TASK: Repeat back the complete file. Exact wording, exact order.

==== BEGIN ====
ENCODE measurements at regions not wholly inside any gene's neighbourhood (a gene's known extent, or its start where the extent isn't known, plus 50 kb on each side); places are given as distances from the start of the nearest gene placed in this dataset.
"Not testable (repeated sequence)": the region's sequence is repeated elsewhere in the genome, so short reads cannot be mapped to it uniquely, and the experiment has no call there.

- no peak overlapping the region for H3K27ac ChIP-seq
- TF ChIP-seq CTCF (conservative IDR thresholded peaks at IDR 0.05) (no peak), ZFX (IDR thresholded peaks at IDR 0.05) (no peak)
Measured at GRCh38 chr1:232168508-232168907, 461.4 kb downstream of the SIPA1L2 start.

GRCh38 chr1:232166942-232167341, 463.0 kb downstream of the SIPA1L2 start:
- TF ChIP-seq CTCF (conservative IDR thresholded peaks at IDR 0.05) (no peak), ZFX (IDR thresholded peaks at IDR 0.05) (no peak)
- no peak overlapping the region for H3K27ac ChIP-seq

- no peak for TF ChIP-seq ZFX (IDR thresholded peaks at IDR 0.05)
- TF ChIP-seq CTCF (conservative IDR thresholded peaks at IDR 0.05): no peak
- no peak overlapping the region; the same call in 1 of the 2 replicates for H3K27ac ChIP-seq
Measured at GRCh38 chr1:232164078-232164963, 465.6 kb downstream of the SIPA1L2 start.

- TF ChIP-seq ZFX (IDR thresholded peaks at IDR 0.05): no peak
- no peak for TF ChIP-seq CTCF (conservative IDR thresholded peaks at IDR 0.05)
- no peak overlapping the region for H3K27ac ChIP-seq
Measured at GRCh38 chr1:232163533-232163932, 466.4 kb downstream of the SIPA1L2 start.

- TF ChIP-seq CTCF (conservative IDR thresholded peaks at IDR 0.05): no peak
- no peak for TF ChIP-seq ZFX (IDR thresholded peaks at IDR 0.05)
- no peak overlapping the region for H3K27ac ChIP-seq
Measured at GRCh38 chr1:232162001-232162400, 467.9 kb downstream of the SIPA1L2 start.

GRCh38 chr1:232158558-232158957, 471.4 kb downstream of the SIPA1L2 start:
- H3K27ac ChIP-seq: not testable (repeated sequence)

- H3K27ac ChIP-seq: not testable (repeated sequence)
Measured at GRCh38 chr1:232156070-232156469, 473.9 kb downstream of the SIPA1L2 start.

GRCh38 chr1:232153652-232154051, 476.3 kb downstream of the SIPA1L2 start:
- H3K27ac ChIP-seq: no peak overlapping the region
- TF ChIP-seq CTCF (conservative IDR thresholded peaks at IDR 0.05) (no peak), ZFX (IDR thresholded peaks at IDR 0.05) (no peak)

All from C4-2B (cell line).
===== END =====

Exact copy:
ENCODE measurements at regions not wholly inside any gene's neighbourhood (a gene's known extent, or its start where the extent isn't known, plus 50 kb on each side); places are given as distances from the start of the nearest gene placed in this dataset.
"Not testable (repeated sequence)": the region's sequence is repeated elsewhere in the genome, so short reads cannot be mapped to it uniquely, and the experiment has no call there.

- no peak overlapping the region for H3K27ac ChIP-seq
- TF ChIP-seq CTCF (conservative IDR thresholded peaks at IDR 0.05) (no peak), ZFX (IDR thresholded peaks at IDR 0.05) (no peak)
Measured at GRCh38 chr1:232168508-232168907, 461.4 kb downstream of the SIPA1L2 start.

GRCh38 chr1:232166942-232167341, 463.0 kb downstream of the SIPA1L2 start:
- TF ChIP-seq CTCF (conservative IDR thresholded peaks at IDR 0.05) (no peak), ZFX (IDR thresholded peaks at IDR 0.05) (no peak)
- no peak overlapping the region for H3K27ac ChIP-seq

- no peak for TF ChIP-seq ZFX (IDR thresholded peaks at IDR 0.05)
- TF ChIP-seq CTCF (conservative IDR thresholded peaks at IDR 0.05): no peak
- no peak overlapping the region; the same call in 1 of the 2 replicates for H3K27ac ChIP-seq
Measured at GRCh38 chr1:232164078-232164963, 465.6 kb downstream of the SIPA1L2 start.

- TF ChIP-seq ZFX (IDR thresholded peaks at IDR 0.05): no peak
- no peak for TF ChIP-seq CTCF (conservative IDR thresholded peaks at IDR 0.05)
- no peak overlapping the region for H3K27ac ChIP-seq
Measured at GRCh38 chr1:232163533-232163932, 466.4 kb downstream of the SIPA1L2 start.

- TF ChIP-seq CTCF (conservative IDR thresholded peaks at IDR 0.05): no peak
- no peak for TF ChIP-seq ZFX (IDR thresholded peaks at IDR 0.05)
- no peak overlapping the region for H3K27ac ChIP-seq
Measured at GRCh38 chr1:232162001-232162400, 467.9 kb downstream of the SIPA1L2 start.

GRCh38 chr1:232158558-232158957, 471.4 kb downstream of the SIPA1L2 start:
- H3K27ac ChIP-seq: not testable (repeated sequence)

- H3K27ac ChIP-seq: not testable (repeated sequence)
Measured at GRCh38 chr1:232156070-232156469, 473.9 kb downstream of the SIPA1L2 start.

GRCh38 chr1:232153652-232154051, 476.3 kb downstream of the SIPA1L2 start:
- H3K27ac ChIP-seq: no peak overlapping the region
- TF ChIP-seq CTCF (conservative IDR thresholded peaks at IDR 0.05) (no peak), ZFX (IDR thresholded peaks at IDR 0.05) (no peak)

All from C4-2B (cell line).